Negotiating the difference
It is not easy for couples going through a period of difficulty that leaves both partners feeling angry, resentful, and generally unhappy. The usual advice is to keep talking, however, for some couples, this just seems to escalate tensions rather than calm things down. An author by the name of Deborah Tannen suggests that this is because the way couples are talking to each other is adversarial, framing the discussion as a competition so that there needs to be a winner and loser. This damages the relationship to the point where one partner decides they have had enough and ends the relationship, leaving the other often confused and not sure what they did wrong. Systemic therapists take the view that the couples were unable to talk about their differences, their expectations, or how their own family stories inform how to maintain a successful relationship.
For those trained in systemic therapy, our early life lessons taken from our parents and the stories they tell us initially form our ideas about what is right and what is wrong, how to behave, how to build relationships with others, and how to (or how not to) raise children. When we meet that special someone, it could be the case that the partners have very different ideas of what a successful relationship looks like. For example, different approaches to parenting could potentially lead to conflict, because both partners, informed by their childhood experiences, have differing views on parenthood. To feel that they both have something to offer, the couple needs to compromise, negotiate what will work for them, and limit conflict. Couples can do this by either taking equal parts from both childhood experiences or create a completely new family story.
When we begin a new job, we expect that we will have a boss, or at least have to report to someone in authority. We accept this individual has (with some exceptions) power over us. Systemic therapists call this the 'definition of relationship'. The relationship is defined by the labels that are given; i.e. employer-employee, teacher-student, husband-wife, father-son, etc. For couples, this definition can sometimes become blurred, with both partners unsure of what is expected of them. Or, they assume they know. This could be down to the fact that we very rarely ask at the beginning of a relationship, and with very good reason - we want the relationship to succeed and are afraid that, if the relationship fails, we could be alone.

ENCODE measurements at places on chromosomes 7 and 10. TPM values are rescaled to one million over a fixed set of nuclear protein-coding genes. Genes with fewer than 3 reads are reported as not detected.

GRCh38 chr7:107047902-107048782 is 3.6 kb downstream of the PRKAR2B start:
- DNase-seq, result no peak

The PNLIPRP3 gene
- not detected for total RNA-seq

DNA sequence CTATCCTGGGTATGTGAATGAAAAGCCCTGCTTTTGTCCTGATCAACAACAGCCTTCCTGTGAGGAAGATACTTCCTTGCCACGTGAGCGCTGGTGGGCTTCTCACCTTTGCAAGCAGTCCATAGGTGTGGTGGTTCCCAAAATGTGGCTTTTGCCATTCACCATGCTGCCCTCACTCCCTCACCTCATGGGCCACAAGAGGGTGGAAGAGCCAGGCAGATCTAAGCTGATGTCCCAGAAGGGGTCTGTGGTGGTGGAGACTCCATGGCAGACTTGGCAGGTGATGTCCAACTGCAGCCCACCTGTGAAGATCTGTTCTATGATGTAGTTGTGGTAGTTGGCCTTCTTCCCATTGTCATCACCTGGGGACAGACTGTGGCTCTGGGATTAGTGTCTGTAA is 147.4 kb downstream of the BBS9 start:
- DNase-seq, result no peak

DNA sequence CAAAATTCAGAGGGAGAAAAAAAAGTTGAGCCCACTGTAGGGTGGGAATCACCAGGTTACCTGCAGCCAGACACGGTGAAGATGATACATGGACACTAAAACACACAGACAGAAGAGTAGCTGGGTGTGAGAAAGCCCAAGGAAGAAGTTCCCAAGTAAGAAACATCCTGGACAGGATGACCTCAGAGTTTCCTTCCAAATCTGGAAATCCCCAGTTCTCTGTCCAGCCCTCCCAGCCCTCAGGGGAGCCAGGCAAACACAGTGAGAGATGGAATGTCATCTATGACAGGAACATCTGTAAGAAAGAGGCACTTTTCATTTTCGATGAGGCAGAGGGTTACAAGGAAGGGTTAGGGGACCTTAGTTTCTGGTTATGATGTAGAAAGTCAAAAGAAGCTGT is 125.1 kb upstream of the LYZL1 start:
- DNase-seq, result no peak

Expectations also change as relationships progress - becoming parents, a new promotion at work, or different needs or wants. Partners may have said to the other "you are not the person I married”, or "things are changing for me but not for you". It is important to remember we are not the same people in our 40’s compared to our 20’s. Change is inevitable in a relationship, so to reduce potential conflict, it would be helpful for couples to discuss how change may affect their relationship and what they expect that change will bring. A soon-to-be-parent may say to their partner "you can’t do this/that when the baby comes". This could be seen as an instruction leading the partner to feel they have no say, so it may be better to say "I feel we should discuss what might change for us when the baby comes", so both parties feel a part of the process and more able to discuss their expectations.
In the world of business, the ability to negotiate is a vital skill, because the company cannot grow without being able to negotiate prices with suppliers, form alliances with other companies, or win contracts. Our perception of business negotiations through films may inform us that these meetings are often cutthroat, and the goal is to take everything from your opponent. Here the meeting is framed as adversarial and, in some cases, it is. Businesses take this approach when there will be no ongoing relationship because this approach will affectively end that working relationship.
However, most businesses need to have good relations with others, so a more collaborative approach is taken. Both parties' layout what they want, and they compromise until they feel they are each getting something out of it. This is what couples who find themselves in conflict struggle to do, and there are reasons for this. Unlike with business, couples share a living space, so they are unable to give each other space and then return to the negotiating table. Because of their emotional connection and history, it can be difficult to take a pragmatic approach, and like with political negotiations, they can be public affairs, in the sense that family members and friends can often way in with advice that is not always helpful. The couple needs to recognise that while it is helpful to have outside support, they are the only ones who know what works for their relationship. Like with business, compromise is key to maintain an ever-changing relationship. If one partner takes to much this can leave the other feeling being taken for granted.
To be able to negotiate with our partners, we must not be afraid to ask where we feel our relationships are not working. Sometimes it is not what are we going to do about it, it is how are we going to talk about something. This highlights the need for couples to be inventive and find ways of communicating, bringing about change that both partners would be comfortable with.
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